Kensington, New Hampshire

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Kensington is a town in Rockingham County, New Hampshire, United States. The population was 1,893 at the 2000 census. The 2009 population was estimated to be 2,110.[1]



Once a parish of Hampton, Kensington was incorporated in 1737 by Massachusetts Governor Jonathan Belcher, when New Hampshire was still part of that colonial province. Of the 27 towns granted by Governor Belcher, only 3 were given names, one of which was Kensington, named for Baron Kensington, owner of Kensington Palace in London.

Notable inhabitants


According to the United States Census Bureau, the town has a total area of 12.0 square miles (31 km2), of which 11.9 sq mi (31 km2) is land and 0.08% is water. Kensington is home to 16 named hills of glacial drumlin origin; the highest, Indian Ground Hill, located on the town's border with South Hampton, is 305 feet (93 m) above sea level. Kensington lies almost fully within the Piscataqua River watershed, with the southwest corner of the town lying in the Merrimack River watershed.[2]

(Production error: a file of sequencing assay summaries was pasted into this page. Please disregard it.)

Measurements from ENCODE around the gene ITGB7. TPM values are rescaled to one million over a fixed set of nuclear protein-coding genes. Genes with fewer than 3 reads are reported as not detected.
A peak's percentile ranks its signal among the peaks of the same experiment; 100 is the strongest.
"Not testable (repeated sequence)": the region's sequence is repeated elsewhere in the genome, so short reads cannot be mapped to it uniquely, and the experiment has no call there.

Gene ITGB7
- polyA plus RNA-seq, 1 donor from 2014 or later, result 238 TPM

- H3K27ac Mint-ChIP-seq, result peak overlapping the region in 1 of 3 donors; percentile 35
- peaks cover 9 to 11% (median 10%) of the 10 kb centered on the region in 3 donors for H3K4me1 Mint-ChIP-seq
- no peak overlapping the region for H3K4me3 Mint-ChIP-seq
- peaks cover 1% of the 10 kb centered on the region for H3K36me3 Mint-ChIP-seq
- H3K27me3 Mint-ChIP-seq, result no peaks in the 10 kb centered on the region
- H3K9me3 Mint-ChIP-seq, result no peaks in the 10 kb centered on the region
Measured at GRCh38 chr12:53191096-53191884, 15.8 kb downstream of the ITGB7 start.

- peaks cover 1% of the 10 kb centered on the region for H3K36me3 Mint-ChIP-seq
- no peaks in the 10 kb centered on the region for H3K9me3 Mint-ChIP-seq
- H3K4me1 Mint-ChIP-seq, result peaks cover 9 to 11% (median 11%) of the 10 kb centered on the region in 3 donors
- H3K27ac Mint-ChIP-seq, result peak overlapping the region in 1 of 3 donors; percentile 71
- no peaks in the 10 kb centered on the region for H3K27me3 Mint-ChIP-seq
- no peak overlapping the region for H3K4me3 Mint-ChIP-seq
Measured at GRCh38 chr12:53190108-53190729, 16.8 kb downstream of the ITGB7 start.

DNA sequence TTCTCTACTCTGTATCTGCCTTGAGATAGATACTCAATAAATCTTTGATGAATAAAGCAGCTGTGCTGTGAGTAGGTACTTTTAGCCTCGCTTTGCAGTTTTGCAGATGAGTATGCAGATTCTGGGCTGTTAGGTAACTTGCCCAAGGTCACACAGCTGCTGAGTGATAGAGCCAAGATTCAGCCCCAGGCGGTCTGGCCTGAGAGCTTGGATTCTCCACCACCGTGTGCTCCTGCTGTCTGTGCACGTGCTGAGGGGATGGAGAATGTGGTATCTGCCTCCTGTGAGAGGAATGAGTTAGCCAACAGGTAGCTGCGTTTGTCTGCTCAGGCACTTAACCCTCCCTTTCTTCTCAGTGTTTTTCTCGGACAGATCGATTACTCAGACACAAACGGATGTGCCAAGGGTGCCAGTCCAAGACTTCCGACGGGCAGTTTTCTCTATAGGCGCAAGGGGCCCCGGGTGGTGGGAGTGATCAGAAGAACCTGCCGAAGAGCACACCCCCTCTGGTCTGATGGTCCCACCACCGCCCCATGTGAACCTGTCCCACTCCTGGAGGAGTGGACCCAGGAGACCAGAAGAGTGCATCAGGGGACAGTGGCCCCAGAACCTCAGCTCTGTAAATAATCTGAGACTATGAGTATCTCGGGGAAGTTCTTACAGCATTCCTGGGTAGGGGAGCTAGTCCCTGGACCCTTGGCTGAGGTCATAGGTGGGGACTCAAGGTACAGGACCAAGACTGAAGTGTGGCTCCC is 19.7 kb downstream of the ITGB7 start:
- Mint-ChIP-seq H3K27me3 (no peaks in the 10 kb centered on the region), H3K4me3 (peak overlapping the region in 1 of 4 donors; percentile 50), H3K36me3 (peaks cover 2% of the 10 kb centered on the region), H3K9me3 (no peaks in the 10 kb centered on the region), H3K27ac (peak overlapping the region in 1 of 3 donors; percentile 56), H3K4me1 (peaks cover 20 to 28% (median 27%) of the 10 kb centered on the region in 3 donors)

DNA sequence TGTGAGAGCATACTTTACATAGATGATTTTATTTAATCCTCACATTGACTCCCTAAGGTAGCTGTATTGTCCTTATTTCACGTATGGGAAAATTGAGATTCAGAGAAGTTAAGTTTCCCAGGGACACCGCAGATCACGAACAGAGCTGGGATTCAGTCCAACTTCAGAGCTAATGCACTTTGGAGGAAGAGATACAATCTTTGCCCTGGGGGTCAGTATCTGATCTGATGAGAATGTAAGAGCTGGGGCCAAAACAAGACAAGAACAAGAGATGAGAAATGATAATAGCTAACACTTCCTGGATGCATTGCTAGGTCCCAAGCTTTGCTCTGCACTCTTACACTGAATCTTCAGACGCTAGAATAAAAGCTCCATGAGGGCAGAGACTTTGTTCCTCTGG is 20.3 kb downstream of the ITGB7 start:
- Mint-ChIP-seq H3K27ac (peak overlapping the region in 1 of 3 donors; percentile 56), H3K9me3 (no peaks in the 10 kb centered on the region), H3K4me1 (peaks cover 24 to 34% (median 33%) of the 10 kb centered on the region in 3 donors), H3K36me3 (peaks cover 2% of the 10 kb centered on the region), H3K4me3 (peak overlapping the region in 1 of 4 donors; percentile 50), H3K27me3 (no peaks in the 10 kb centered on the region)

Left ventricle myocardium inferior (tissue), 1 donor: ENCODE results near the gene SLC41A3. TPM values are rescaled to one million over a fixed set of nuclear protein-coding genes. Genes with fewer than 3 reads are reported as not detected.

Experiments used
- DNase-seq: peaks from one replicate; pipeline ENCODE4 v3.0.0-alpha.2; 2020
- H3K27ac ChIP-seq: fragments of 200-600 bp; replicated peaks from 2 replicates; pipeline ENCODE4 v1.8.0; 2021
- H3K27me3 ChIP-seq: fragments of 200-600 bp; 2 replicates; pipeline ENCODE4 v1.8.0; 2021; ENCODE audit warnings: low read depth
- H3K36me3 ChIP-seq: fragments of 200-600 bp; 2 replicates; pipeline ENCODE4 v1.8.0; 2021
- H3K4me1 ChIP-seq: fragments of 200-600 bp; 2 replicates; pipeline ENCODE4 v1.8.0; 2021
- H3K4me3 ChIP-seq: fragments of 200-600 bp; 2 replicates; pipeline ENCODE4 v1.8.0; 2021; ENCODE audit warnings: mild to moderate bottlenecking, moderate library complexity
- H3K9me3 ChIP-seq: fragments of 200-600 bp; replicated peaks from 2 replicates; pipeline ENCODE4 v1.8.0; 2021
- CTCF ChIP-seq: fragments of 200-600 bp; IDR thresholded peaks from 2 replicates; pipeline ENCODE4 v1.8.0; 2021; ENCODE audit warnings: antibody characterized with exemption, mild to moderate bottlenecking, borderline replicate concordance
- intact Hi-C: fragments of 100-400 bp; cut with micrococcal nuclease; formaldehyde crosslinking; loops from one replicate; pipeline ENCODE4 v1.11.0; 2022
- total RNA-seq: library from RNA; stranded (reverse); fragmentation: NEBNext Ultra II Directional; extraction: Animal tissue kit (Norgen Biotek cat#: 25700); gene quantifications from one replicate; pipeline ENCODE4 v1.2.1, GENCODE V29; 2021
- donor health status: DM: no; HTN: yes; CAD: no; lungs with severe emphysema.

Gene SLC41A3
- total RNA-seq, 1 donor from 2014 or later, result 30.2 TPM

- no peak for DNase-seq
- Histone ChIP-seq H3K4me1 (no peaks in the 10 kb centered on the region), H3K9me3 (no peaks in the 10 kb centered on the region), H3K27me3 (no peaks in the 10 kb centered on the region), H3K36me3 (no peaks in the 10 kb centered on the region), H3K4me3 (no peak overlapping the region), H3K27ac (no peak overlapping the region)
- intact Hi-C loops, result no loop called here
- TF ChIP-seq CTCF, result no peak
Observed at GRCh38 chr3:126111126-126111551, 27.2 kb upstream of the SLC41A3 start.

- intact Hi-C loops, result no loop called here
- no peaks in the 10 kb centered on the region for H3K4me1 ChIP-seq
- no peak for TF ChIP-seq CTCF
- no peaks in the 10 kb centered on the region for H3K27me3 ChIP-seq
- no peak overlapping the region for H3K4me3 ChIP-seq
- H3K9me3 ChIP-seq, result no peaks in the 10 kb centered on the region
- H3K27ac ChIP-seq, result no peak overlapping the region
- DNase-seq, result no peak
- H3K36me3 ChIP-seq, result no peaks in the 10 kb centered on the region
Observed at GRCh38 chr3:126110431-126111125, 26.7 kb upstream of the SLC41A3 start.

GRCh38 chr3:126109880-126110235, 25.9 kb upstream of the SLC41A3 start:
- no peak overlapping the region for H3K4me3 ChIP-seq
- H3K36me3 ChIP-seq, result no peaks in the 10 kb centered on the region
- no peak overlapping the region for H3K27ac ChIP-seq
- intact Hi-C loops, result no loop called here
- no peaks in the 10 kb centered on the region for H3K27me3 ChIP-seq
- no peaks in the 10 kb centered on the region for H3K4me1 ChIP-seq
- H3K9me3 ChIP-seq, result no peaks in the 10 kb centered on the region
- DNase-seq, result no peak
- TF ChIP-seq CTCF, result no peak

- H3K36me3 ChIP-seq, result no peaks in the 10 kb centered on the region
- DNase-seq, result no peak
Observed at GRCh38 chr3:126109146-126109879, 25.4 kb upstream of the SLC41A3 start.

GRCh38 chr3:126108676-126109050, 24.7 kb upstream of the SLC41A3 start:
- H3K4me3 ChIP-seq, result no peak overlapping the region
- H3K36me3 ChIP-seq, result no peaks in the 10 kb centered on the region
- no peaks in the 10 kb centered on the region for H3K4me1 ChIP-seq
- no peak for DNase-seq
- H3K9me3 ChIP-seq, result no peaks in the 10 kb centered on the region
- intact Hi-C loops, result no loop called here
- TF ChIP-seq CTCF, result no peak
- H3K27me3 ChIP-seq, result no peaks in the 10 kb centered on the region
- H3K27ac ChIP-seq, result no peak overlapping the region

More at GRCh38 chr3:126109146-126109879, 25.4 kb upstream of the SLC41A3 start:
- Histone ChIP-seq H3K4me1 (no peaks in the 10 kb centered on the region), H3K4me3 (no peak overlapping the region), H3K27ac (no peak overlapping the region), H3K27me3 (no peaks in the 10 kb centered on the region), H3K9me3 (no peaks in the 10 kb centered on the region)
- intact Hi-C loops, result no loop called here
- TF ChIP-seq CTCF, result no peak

As of the census[3] of 2000, there were 1,893 people, 657 households, and 532 families residing in the town. The population density was 158.4 people per square mile (61.2/km²). There were 672 housing units at an average density of 56.2/sq mi (21.7/km²). The racial makeup of the town was 98.31% White, 0.11% African American, 0.21% Native American, 0.63% Asian, and 0.74% from two or more races.

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